Henry Miller’s Wisdom; Or What Matters In Life

Henry Miller

Henry Miller is easily one of the best writers (and thinkers) I’ve head the opportunity to read. Every once in a while, I go back to his short essay called “On Turning Eighty”, where he summarized what matters in life, from the standpoint of being in the eighties. As you shall see, he is brutally honest (in his own style), and highlights his most important learnings about life.

(I’ll simply post the entire essay here as it is worth it; the subtitles of the essay are my own, as well as the highlights.)

How to know if you were lucky enough

IF AT EIGHTY you’re not a cripple or an invalid, if you have your health, if you still enjoy a good walk, a good meal (with all the trimmings), if you can sleep without first taking a pill, if birds and flowers, mountains and sea still inspire you, you are a most fortunate individual and you should get down on your knees morning and night and thank the good Lord for his savin’ and keepin’ power. If you are young in years but already weary in spirit, already on the way to becoming an automaton, it may do you good to say to your boss – under your breath, of course,”Fuck you, Jack! You don’t own me.” If you can whistle up your ass, if you can be turned on by a fetching bottom or a lovely pair of teats, if you can fall in love again and again, if you can forgive your parents for the crime of bringing you into the world, if you are content to get nowhere, just take each day as it comes, if you can forgive as well as forget, if you can keep from growing sour, surly, bitter and cynical, man you’ve got it half licked.

It’s the little things that matter, not fame, success, wealth. At the top there’s very little room, whereas at the bottom there’s plenty like you, no crowding and nobody to egg you on. Don’t think for a moment that the life of a genius is a happy one. Far from it. Be thankful that you are a nobody.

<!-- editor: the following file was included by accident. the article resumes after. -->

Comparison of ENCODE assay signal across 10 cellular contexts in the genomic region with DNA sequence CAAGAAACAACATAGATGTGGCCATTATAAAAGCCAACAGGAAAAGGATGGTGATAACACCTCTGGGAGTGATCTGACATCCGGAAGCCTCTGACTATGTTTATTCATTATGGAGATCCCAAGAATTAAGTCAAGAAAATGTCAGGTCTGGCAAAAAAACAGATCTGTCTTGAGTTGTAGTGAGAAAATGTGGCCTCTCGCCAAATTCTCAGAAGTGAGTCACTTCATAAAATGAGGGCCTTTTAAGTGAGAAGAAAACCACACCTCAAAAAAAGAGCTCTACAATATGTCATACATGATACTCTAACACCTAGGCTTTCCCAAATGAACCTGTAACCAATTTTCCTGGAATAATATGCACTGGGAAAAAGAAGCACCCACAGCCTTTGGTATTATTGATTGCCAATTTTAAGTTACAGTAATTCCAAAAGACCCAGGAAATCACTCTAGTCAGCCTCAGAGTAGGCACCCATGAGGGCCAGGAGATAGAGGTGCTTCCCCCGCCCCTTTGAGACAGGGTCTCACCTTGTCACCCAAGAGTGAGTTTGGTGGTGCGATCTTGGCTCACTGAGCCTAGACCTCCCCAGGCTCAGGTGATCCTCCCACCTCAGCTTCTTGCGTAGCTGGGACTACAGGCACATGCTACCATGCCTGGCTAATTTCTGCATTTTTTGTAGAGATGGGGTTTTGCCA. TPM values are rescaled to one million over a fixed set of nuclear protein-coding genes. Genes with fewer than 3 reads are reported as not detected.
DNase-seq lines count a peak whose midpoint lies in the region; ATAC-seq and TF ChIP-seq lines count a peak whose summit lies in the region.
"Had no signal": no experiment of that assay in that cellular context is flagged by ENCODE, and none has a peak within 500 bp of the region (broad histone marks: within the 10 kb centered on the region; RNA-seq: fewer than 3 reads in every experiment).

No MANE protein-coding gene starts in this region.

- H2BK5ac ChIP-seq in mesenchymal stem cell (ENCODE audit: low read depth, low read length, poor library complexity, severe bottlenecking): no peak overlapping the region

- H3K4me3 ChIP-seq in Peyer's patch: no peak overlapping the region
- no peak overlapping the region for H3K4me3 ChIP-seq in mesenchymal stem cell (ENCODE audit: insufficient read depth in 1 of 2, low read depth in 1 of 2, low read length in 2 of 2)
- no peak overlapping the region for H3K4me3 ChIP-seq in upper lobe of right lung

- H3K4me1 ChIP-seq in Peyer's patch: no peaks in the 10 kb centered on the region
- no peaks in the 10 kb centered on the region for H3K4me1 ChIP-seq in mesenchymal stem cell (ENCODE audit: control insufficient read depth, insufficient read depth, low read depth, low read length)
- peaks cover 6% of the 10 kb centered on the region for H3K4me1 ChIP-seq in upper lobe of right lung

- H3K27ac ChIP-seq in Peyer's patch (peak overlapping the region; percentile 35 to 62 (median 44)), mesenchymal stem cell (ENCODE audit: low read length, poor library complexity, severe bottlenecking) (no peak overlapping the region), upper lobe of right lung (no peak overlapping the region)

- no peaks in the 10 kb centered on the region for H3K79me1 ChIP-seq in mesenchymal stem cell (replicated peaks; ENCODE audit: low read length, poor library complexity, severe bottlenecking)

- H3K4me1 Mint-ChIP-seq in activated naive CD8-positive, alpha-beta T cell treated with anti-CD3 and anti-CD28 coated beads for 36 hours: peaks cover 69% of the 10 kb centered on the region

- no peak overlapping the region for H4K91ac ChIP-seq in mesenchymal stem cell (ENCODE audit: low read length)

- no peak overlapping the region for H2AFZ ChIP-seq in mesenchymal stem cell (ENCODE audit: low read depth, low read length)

If you have had a successful career, as presumably I have had, the late years may not be the happiest time of your life. (Unless you’ve learned to swallow your own shit.) Success, from the worldly standpoint, is like the plague for a writer who still has something to say. Now, when he should be enjoying a little leisure, he finds himself more occupied than ever. Now he is the victim of his fans and well wishers, of all those who desire to exploit his name. Now it is a different kind of struggle that one has to wage. The problem now is how to keep free, how to do only what one wants to do.

People do not evolve

Despite the knowledge of the world which comes from wide experience, despite the acquisition of a viable everyday philosophy, one can’t help but realize that the fools have become even more foolish and the bores more boring. One by one death claims your friends or the great ones you revered. The older you grow the faster they die off. Finally you stand alone. You observe your children, or your children’s children, making the same absurd mistakes, heart-rending mistakes often, which you made at their age. And there is nothing you can say or do to prevent it. It’s by observing the young, indeed, that you eventually understand the sort of idiot you yourself were once upon a time – and perhaps still are.

One thing seems more and more evident to me now – people’s basic character does not change over the years. With rare exceptions people do not develop or evolve: the oak remains an oak, the pig a pig, and the dunce a dunce. Far from improving them, success usually accentuates their faults or shortcomings. The brilliant guys at school often turn out to be not so brilliant once they are out in the world. If you disliked or despised certain lads in your class you will dislike them even more when they become financiers, statesmen or five star generals. Life forces us to learn a few lessons, but not necessarily to grow. Off-hand I can think of only a dozen or so individuals who learned the lesson of life; the great majority would not recognize their names if I were to give them.

Preserving enthusiasm